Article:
Three blood collection stations in China have been punished for illegal plasma collection practices, the Ministry of Health said on Tuesday.
The blood collection station in Fangshan County, north China's Shanxi Province, kept fake blood supply information and did not manage its files properly, the ministry said.
"It collected blood from donors with fake identities and offered no physical checkups for suppliers or lab testing of blood samples before collecting plasma," said the ministry in a notice posted on its website.
"The computer used to distinguish donors' identities did not work properly, and its blood collection room and lab were shabby and substandard," it said.
Local health authorities have revoked the station's licence and officials responsible for its management and operation are being investigated, it said.
Another two blood collection stations, one in Loudi City in central China's Hunan Province and the other in Jieyang City in south China's Guangdong Province, collected plasma from donors who gave fake identities or sold blood more often than allowed, according to the notice.
A law introduced in 1998 forbids donors from offering blood more than once every six months.
Local health authorities have revoked the licence of the Hunan station and fined it 100,000 yuan (US$13,160). Officials who offered those with fake identities permits to sell blood will be investigated and punished, the ministry said.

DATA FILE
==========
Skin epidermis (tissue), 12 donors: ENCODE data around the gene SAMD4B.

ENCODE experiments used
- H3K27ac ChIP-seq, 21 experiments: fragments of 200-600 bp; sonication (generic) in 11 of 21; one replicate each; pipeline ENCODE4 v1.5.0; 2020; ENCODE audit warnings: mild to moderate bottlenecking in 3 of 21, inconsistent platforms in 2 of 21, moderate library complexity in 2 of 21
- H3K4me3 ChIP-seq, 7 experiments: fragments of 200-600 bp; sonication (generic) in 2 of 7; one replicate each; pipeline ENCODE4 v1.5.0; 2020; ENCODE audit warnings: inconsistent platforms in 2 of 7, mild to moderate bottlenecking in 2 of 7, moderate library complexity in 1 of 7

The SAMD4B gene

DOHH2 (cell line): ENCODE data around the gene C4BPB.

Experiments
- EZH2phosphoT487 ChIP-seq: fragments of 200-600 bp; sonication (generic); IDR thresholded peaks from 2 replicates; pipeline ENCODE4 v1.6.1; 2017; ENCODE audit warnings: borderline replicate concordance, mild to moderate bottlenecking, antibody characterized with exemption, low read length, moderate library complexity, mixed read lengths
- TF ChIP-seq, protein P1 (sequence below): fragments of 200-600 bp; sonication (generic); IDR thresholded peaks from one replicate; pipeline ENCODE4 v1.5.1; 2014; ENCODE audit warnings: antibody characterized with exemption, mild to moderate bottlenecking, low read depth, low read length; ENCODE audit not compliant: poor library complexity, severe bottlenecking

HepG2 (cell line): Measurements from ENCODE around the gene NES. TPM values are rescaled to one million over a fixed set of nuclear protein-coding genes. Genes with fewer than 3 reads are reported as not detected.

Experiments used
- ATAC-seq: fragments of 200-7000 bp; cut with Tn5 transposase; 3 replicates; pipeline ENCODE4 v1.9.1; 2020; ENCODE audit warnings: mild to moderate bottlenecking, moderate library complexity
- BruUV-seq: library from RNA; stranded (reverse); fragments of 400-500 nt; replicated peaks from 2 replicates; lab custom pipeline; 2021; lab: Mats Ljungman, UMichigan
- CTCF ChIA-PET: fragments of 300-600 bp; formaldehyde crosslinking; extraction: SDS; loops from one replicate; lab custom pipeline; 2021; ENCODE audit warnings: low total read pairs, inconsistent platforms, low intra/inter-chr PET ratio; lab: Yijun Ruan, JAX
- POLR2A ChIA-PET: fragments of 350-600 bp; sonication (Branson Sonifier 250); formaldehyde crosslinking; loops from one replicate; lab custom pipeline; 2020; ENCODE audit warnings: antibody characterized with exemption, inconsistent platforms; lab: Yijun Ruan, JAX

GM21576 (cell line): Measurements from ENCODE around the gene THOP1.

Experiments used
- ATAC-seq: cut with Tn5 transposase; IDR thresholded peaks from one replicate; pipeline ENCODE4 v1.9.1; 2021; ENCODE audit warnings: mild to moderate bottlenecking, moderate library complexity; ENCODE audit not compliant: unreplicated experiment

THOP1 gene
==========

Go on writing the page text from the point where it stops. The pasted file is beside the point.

The head of the Guangdong blood collection station has been sacked. A deputy head of the station and an official in the city's health department also received administrative punishments, it said.
Another six people in Guangdong have been jailed for operating an illegal blood donation ring. Earlier reports said they forced migrant workers desperate for cash to sell blood up to 10 times a month by issuing them with fake identity cards.
The ministry on Tuesday required all blood collection stations to install video cameras in key places, such as the permit issuing office and the blood collection room.
"They will help us monitor the entire blood collection process," said Mao Qun'an, the ministry spokesman, at a press conference here on Tuesday.
(Xinhua News Agency July 11, 2007)